The center glass lens in the Corning assembly already had the edges of the lens treated, both with some paint, and with grinding. You could try painting that outer edge black, but I considered that the existing treatment was adequate.

Once the paint on everything is thoroughly dry, it is time to bring out the compressed air. Blow off all dust particles and dirt from the lenses and the shell assembly halves. Use appropriate lens cleaning material and liquid to remove any fingerprints or smudges. This is another place where it is easy to scratch the lenses, particularly the plastic ones. Take your time, and think about what you're doing.

Place the lenses back in the proper order in one of the shell halves. Use the compressed air again to blow the lenses clean one more time and reassemble the shell around the lenses. Inspect the shell and lens assembly for freedom from dirt, and correct any remaining problems.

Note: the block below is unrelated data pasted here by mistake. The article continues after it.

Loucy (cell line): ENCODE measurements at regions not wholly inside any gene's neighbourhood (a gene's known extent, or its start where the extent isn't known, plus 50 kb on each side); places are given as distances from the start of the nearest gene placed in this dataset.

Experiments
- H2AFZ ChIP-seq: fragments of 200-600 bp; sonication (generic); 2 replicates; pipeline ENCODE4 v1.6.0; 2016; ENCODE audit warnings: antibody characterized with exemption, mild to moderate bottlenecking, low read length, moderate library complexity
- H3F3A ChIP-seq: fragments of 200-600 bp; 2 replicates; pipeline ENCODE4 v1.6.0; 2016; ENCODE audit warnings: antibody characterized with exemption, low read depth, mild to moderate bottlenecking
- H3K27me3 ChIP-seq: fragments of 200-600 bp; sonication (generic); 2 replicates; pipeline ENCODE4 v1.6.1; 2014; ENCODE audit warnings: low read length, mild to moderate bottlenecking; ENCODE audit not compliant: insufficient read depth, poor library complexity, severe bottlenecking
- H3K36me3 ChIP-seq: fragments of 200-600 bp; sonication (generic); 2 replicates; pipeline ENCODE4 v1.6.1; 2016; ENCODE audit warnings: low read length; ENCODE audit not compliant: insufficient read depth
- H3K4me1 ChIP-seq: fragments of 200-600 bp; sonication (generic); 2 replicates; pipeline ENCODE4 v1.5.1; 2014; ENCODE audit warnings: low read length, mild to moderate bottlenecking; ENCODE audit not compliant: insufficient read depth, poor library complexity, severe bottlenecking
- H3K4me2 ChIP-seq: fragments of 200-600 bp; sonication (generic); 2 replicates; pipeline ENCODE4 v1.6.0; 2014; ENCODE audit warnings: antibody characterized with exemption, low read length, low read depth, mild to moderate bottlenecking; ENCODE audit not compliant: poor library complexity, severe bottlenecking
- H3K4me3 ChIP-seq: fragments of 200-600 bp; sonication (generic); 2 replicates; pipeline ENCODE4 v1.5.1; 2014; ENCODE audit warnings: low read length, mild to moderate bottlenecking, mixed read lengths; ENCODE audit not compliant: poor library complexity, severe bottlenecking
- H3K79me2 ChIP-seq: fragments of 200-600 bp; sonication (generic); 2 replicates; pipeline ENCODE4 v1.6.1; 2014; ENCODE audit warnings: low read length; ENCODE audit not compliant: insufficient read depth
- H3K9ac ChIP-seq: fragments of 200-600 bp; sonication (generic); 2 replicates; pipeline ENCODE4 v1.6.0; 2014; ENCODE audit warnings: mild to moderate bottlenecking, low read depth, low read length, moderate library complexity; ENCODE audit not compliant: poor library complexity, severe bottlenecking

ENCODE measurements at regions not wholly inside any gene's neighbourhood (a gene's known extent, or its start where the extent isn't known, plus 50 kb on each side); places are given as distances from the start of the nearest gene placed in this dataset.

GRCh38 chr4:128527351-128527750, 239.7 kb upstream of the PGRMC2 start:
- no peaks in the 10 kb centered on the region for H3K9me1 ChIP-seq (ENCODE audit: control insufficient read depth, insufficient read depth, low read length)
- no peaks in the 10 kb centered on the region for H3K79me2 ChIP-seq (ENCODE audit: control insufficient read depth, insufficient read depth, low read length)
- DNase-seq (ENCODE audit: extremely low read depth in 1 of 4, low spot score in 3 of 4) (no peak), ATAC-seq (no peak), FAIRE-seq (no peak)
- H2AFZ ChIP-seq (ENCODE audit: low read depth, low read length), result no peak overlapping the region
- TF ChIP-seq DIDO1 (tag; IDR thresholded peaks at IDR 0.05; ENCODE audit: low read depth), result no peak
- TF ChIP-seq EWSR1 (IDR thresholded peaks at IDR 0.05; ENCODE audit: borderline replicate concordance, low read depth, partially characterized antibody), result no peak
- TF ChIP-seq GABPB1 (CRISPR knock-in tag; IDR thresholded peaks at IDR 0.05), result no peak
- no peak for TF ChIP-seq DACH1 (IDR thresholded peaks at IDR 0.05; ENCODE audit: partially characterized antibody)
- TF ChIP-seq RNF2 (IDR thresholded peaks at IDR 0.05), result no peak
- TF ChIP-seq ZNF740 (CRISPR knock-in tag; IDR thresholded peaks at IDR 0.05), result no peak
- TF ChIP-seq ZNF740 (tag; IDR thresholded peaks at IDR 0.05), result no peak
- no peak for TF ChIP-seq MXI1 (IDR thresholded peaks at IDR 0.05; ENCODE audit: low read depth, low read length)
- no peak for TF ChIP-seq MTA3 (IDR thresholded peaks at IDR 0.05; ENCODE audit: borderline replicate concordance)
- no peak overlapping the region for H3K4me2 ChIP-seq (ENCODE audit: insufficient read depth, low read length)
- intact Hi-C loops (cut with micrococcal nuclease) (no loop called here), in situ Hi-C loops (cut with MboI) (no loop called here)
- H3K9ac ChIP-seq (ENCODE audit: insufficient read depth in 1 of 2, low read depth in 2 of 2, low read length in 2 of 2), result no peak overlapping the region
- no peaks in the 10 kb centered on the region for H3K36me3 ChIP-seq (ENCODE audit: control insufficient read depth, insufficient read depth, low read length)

Reassemble the shell assembly back into the frame, and reinstall the screw that the focus-locking wing nut rides on. Reinstall the remaining hardware on the lens assembly. Re-inspect the entire lens assembly for cleanliness and any other problems. Correct as necessary and then set the lens assembly aside in a clean place.

In the Toshiba 50HDX82, the lens assembly sits atop the main CRT gun assembly. The top of the main CRT assembly just under the lens assembly consists of a cooling liquid-filled chamber with a lens molded into the top. This lens is shaped like a cup, and thus automatically gathers dust particles and dirt at the bottom, right in the main path of light going up to the lens. Use your compressed air to blow that dust out of this cup-shaped lens. The top inside rim of the cup has been blackened, but it still has a somewhat shiny finish which contributes to the lens flare.